Hope Is Good for the Earth

The Christian alternative to doom-and-gloom environmentalism.


John Stonestreet

Shane Morris

Seven years ago, the news was grim. National Geographic headlined that “Half of the Great Barrier Reef Is Dead” due to climate change. The Guardian solemnly pronounced, “Great Barrier Reef at ‘Terminal Stage.’” The Washington Post agreed: “The Great Barrier Reef Is Dying.”  

By now, given the alarm in those headlines, Australia’s most famous natural treasure is surely lost, isn’t it? Well, no. According to an Australian Institute of Marine Science report from last summer, “the Reef has rebounded.” After successive years of cooler temperatures brought by La Niña, “hard corals have recovered significant ground,” the report said, reaching “record high levels in 2022 across two-thirds of the reef.” Despite the many funerals held by media outlets for the world’s largest living structure, the report marveled at the Reef’s “impressive ability to recover from widespread disturbances.” Though scientists cautioned that the coral isn’t in the clear yet, it is still very much alive.  

I doubt the same can be said for the public’s investment in the Reef. How many aspiring marine scientists called it quits five years ago after reading the grim headlines? How many young men and women who might have helped solve environmental problems threw in the towel and went with a different career when major newspapers assured them it was already too late? How many who might have developed a lifelong passion for one of God’s most beautiful creations were permanently derailed by despair? 

Herein lies one of the most serious flaws of the modern environmental movement, and one of the most promising opportunities for Christians. Hope-filled stewardship is better for the Earth than doom-and-gloom environmentalism. As Andrew Spencer wrote in his book, Hope for God’s Creation: Stewardship in an Age of Futility, “One of the dominant themes of much environmental discourse has been despair that any real improvement in the environment can come without a massive shift in nearly every area of human life.”  

Such improvements have, however, come about in our lifetimes, and often because of relatively minor changes. As Spencer described, the recovery of the bald eagle and the virtual elimination of acid rain show that real environmental improvement is possible if fatalism is replaced with smart, incremental action.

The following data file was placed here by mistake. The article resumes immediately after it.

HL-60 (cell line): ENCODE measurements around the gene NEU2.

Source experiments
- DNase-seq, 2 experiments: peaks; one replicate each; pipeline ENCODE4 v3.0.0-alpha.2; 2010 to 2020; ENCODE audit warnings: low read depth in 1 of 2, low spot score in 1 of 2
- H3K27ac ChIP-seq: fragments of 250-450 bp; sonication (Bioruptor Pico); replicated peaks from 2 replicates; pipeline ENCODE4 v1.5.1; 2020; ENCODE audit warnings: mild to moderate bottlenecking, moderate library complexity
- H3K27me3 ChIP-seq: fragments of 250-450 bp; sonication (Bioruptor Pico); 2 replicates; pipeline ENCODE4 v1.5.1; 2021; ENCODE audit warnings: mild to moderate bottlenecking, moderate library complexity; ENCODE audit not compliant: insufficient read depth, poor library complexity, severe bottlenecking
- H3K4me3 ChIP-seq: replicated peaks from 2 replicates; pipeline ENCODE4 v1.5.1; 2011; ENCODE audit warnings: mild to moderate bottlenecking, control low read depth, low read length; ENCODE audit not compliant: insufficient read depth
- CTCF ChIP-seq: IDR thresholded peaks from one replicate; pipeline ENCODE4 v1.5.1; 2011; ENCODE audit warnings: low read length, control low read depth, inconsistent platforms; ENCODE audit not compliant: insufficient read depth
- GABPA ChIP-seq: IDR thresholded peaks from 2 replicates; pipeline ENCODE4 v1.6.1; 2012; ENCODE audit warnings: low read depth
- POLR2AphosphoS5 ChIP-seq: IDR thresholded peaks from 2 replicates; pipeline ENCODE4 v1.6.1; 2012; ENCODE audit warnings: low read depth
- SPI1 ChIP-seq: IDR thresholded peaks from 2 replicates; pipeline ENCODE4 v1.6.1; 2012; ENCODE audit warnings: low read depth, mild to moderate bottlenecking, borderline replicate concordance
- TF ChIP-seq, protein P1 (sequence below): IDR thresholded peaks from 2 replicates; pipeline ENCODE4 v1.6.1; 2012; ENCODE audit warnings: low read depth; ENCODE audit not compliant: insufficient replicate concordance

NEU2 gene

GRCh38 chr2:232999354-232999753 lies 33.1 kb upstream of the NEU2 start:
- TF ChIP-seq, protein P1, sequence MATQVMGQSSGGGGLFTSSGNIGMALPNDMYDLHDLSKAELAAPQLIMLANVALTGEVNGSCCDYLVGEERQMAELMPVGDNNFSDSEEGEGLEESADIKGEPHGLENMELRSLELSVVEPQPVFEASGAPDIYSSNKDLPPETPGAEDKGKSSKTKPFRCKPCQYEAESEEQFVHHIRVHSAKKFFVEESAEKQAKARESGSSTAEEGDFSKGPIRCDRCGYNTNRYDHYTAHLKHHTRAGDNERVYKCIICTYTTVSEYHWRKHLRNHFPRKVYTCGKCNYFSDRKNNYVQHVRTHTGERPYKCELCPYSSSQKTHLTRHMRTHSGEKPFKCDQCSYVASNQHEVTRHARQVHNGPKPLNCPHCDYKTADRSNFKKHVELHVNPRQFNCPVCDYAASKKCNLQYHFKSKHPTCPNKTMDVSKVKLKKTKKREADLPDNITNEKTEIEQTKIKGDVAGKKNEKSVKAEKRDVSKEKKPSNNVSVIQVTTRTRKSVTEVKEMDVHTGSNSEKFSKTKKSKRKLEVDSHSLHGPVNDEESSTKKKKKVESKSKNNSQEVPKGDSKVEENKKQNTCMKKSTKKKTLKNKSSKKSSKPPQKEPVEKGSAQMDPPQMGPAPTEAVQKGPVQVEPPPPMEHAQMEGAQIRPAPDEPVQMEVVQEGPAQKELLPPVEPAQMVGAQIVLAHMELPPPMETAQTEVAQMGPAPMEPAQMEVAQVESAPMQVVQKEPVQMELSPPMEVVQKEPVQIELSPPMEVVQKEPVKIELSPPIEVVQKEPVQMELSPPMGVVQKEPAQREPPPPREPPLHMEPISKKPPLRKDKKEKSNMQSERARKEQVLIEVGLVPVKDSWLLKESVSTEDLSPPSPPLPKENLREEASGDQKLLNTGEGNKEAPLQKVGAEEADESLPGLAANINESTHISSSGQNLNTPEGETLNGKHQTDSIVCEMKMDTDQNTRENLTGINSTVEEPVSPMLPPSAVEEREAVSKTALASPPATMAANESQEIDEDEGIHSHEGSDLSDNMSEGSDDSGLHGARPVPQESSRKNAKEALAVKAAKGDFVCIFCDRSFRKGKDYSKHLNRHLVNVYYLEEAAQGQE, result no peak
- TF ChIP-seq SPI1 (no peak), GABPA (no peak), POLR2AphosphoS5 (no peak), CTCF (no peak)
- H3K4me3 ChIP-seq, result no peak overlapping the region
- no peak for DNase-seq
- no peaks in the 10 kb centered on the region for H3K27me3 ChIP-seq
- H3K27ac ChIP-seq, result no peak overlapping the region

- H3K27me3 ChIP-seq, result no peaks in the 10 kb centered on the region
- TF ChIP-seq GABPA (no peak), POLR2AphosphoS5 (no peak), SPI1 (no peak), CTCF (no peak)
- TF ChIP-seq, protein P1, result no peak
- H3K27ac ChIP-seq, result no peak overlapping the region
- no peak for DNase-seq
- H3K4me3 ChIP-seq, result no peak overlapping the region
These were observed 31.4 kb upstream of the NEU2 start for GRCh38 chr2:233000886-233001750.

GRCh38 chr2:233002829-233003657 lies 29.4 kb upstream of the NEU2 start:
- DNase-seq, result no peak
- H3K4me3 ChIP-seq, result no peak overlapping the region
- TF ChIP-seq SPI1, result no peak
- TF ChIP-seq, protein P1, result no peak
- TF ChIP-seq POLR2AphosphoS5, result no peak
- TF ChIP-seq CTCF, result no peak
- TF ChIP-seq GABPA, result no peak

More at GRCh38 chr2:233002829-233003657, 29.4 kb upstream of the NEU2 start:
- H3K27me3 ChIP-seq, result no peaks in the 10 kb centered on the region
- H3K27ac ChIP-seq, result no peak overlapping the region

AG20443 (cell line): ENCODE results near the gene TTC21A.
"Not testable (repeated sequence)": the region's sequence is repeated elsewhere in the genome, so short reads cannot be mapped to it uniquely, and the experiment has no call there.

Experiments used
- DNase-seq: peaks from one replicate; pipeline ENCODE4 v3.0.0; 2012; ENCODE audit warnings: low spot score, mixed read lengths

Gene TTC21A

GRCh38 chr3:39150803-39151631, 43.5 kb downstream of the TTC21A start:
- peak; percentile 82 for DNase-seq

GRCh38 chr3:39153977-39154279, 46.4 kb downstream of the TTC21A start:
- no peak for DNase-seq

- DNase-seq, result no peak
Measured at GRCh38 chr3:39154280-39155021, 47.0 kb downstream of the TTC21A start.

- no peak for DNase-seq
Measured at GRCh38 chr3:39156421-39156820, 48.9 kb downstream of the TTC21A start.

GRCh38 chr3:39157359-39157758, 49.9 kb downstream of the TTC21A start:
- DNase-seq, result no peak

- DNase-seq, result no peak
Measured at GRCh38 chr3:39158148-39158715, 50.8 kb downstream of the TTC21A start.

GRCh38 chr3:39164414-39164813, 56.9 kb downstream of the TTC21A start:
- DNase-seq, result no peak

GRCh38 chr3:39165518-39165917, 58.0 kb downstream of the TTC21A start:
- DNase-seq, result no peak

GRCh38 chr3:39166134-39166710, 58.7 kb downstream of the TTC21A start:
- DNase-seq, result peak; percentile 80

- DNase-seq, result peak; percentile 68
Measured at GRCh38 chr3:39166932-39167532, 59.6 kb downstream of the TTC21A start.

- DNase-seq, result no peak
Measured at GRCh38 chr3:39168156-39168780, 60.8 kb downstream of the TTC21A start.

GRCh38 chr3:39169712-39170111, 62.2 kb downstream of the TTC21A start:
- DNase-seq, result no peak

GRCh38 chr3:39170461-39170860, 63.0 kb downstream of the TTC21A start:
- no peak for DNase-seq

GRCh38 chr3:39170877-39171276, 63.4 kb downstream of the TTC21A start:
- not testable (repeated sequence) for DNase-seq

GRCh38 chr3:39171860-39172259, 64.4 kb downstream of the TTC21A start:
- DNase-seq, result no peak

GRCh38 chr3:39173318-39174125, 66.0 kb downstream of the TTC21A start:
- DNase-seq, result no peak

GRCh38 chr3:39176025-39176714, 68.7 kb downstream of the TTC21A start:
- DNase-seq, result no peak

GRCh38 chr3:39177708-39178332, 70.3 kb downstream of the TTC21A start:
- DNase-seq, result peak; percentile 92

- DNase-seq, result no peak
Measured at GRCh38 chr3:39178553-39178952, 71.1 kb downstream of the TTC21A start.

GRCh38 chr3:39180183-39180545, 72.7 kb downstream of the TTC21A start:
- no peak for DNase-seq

Recently, Spencer spoke with my colleague Shane Morris for a future Upstream podcast. In that discussion, he argued that despite longstanding criticisms that Christianity encourages exploitation of the environment, the faith actually offers the best foundation for hope-filled stewardship.  

It starts by seeing the world as God’s creation. Unlike secular environmentalists, Christians understand that this dazzling world we live in is no accident, but the handiwork of a Divine artist. “Christian hope,” Spencer wrote, “encourages us to love the creation for the sake of the one who made it.” God called His handiwork “very good,” and throughout Scripture, the majesty of this world is treated as a signpost pointing back to its Maker. Nothing in secular environmentalism parallels this or confers objective value on nature. 

Christianity also assigns human beings a special place in creation, unlike secular accounts of history that often treat humans as a rogue species or a virus. In fact, Scripture portrays human beings as God’s appointed stewards who not only belong in the world but have a vital role to play. We’re not just another animal. We are the Creator’s own representatives, “crowned with glory and honor” and responsible for tending His Garden and everything living in it.    

Though the Fall of humans damaged God’s creation and made our role as stewards much harder to fulfill, it never changed our job description. Nor is it the end of the biblical story. As Spencer told Shane, not only does Christianity place real value on creation and real responsibility on humanity, but it promises that God’s world will not be in bondage to futility forever. Creation has a bright future, not annihilation but miraculous renewal. And this long-term hope should motivate our everyday obedience to God’s command to steward His resources wisely, not recklessly. 

Ultimately, the Church should look like a “pilot plant” of Christ’s restored world, managing relationships, sharing assets, and setting priorities in a way that reflects God’s original intent for His creation and creatures. Hope for God’s Creation offers practical advice on how to do that, and challenges Christians who think caring for the environment has nothing to do with our mission here on Earth.  

Shane’s Upstream podcast with Andrew Spencer will air next month. Spencer’s book is a crash course on how the Christian worldview better meets some of the ecological challenges that drive secular minds to despair, and a timely reminder that a hope grounded beyond this world makes all the difference in the here and now. 

This Breakpoint was co-authored by Shane Morris. If you’re a fan of Breakpoint, leave a review on your favorite podcast app. For more resources to live like a Christian in this cultural moment, go to 


  • Facebook Icon in Gold
  • Twitter Icon in Gold
  • LinkedIn Icon in Gold

Have a Follow-up Question?

Related Content